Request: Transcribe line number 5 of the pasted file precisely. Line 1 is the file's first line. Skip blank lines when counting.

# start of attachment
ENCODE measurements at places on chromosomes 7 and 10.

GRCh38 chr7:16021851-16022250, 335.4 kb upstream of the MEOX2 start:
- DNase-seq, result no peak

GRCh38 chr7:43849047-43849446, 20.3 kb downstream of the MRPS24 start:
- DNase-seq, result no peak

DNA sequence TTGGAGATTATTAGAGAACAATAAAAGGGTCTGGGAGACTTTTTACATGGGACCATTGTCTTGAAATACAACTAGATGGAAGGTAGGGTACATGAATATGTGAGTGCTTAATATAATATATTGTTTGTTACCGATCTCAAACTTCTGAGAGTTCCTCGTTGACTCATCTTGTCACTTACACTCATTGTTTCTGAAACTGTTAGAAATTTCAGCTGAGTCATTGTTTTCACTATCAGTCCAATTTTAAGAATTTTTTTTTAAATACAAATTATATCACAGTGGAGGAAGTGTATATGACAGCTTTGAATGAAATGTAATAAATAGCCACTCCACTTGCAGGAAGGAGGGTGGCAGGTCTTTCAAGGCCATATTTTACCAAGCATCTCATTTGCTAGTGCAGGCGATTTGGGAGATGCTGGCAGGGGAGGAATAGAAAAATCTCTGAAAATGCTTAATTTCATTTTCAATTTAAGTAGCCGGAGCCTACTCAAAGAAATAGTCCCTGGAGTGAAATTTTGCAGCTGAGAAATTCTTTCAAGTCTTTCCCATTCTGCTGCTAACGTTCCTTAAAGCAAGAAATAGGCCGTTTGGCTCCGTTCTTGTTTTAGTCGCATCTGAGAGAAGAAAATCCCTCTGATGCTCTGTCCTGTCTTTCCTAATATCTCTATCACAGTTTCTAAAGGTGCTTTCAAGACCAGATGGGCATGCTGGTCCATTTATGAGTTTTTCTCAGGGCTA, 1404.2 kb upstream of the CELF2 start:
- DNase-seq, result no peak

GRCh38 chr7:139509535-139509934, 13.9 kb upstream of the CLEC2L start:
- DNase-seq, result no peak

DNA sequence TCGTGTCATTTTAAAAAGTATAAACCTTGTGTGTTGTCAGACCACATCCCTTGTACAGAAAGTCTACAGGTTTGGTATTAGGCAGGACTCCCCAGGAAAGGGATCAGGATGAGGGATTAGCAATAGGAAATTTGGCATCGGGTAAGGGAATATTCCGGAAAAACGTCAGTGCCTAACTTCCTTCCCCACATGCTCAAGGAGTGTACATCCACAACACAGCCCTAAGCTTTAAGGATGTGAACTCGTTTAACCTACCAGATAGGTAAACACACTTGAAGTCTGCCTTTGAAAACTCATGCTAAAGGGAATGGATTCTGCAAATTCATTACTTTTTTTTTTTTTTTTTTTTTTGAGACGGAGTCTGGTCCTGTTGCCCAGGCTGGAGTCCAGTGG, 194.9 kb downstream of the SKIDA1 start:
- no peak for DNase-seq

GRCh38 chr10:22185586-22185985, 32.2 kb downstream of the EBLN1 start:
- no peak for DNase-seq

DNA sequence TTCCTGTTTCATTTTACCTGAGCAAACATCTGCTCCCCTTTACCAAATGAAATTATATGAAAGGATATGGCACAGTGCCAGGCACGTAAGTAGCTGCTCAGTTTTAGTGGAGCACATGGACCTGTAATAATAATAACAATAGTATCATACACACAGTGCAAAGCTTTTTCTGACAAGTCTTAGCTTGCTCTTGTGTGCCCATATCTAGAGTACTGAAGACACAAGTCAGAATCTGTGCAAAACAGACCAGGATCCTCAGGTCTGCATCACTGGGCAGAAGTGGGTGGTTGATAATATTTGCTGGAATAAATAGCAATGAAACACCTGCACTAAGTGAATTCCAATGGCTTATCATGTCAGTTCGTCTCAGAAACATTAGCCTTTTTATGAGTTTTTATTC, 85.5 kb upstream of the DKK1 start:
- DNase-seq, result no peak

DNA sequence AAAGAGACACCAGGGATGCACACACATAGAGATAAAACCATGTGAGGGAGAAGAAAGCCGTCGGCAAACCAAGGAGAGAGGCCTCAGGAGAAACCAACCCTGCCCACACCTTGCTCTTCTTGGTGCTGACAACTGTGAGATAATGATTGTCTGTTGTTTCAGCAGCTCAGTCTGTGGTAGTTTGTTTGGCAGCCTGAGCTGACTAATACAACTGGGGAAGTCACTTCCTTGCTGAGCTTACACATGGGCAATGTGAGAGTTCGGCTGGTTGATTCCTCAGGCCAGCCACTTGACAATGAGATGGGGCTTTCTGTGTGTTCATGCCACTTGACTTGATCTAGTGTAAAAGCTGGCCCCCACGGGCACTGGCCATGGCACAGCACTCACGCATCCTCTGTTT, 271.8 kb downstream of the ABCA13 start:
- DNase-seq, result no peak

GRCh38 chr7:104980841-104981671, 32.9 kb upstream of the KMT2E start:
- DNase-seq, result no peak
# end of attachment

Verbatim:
- DNase-seq, result no peak